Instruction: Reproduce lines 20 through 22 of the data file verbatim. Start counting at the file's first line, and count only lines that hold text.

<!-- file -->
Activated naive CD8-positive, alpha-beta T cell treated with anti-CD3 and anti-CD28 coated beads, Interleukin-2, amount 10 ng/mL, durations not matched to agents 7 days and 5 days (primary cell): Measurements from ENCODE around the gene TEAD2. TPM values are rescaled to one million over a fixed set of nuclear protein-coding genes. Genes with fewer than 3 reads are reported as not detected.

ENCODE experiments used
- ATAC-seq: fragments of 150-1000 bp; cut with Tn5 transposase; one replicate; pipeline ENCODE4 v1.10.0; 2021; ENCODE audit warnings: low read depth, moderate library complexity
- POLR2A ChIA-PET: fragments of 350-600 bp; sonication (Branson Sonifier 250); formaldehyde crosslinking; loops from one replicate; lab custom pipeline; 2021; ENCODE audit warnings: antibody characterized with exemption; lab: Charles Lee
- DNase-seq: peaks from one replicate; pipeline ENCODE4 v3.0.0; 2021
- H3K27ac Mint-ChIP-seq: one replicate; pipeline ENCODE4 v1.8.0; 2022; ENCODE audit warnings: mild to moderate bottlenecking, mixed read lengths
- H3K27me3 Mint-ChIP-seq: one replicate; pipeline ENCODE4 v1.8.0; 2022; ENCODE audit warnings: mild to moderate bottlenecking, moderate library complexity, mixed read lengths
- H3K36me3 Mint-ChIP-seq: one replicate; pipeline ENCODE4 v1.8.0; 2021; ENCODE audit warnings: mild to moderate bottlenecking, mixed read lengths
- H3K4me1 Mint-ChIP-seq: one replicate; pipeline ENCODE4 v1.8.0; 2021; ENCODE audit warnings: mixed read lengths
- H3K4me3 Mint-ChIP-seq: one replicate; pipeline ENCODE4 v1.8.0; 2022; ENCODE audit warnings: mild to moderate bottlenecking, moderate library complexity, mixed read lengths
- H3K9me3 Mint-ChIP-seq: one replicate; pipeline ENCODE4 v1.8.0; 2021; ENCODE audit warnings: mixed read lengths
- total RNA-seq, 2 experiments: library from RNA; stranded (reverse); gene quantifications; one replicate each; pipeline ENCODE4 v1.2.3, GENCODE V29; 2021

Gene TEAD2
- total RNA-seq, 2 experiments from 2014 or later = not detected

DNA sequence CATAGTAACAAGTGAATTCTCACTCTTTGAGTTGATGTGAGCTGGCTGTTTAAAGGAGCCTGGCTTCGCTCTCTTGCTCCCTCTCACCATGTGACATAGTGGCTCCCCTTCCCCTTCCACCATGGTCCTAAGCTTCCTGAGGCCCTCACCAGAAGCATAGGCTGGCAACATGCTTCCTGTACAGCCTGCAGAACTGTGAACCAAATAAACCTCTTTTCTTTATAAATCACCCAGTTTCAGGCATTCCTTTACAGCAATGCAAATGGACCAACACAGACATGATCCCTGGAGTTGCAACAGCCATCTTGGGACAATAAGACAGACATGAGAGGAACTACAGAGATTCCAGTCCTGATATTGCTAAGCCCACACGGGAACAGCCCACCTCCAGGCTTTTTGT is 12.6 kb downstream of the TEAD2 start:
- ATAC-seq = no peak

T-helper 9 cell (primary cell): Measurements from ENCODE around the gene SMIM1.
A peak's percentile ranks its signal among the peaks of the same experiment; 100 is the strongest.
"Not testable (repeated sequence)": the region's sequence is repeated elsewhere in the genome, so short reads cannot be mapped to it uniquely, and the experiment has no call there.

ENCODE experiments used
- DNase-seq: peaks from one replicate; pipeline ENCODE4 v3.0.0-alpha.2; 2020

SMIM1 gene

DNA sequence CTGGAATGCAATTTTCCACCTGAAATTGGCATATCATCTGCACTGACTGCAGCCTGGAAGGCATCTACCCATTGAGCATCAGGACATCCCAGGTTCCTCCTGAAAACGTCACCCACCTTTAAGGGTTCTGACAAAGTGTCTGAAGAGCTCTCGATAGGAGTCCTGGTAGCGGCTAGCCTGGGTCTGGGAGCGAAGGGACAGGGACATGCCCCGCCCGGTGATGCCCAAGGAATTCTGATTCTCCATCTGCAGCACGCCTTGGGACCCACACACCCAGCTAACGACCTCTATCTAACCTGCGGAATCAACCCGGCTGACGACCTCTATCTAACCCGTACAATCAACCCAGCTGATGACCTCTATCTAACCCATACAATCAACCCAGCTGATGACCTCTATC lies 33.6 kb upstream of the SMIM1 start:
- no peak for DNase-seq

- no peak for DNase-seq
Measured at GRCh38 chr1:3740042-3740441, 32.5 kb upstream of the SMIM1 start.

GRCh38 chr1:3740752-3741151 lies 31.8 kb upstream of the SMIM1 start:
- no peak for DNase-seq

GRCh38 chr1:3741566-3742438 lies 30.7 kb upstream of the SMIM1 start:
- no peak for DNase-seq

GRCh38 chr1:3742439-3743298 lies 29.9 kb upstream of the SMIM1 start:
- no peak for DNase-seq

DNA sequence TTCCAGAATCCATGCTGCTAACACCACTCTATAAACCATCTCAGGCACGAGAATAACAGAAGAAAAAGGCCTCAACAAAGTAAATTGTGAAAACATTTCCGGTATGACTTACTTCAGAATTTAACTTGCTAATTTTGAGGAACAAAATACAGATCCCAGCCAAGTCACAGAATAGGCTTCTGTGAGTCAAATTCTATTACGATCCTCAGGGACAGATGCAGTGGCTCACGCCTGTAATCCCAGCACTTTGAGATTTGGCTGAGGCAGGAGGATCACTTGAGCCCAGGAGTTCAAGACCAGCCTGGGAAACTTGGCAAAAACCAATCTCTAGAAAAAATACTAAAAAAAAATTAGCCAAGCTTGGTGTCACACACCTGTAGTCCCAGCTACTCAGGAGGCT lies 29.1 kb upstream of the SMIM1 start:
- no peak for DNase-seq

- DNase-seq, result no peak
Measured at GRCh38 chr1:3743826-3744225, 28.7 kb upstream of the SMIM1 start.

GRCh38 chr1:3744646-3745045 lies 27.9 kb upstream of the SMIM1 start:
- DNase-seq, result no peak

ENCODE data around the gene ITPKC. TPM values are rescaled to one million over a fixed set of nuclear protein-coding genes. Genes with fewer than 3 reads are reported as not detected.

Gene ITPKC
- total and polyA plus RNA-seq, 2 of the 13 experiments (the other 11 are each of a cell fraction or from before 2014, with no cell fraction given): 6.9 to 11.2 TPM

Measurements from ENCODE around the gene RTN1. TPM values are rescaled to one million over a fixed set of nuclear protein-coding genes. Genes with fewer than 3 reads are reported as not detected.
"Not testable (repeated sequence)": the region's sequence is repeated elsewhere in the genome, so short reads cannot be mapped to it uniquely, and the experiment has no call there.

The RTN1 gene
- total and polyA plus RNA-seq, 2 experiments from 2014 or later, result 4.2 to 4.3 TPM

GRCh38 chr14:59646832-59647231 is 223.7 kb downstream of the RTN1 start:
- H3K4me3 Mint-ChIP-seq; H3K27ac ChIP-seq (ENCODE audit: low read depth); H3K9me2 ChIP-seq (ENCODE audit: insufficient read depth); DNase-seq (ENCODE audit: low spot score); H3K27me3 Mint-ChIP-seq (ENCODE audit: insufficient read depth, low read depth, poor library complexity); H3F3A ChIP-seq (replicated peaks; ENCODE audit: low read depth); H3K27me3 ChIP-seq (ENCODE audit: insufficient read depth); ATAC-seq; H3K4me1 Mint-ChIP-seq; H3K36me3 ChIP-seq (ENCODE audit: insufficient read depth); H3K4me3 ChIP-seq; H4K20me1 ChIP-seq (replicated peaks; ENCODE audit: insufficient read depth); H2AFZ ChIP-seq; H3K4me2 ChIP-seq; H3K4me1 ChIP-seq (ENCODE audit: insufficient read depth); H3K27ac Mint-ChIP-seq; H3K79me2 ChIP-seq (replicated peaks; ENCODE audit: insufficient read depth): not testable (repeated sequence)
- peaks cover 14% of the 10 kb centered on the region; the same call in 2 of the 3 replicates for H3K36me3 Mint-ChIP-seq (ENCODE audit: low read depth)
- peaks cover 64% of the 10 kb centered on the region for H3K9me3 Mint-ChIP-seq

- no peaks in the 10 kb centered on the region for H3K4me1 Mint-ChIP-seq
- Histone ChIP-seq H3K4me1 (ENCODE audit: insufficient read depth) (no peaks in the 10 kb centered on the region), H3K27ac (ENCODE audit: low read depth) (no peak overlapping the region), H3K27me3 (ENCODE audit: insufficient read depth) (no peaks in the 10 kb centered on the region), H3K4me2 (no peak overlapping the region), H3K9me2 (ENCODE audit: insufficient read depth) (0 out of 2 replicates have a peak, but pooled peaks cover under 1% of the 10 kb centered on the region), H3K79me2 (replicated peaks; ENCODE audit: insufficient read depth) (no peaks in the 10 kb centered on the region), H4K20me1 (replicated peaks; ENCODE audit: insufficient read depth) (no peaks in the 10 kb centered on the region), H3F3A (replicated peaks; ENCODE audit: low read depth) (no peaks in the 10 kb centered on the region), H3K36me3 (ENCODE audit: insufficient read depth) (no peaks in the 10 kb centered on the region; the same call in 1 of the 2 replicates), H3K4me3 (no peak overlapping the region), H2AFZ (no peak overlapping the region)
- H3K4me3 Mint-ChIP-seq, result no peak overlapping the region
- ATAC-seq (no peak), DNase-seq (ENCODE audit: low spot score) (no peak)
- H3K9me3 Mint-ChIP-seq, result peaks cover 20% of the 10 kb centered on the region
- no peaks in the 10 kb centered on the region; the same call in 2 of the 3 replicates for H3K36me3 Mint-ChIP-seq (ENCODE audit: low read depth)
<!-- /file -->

ENCODE experiments used
- DNase-seq: peaks from one replicate; pipeline ENCODE4 v3.0.0-alpha.2; 2020

SMIM1 gene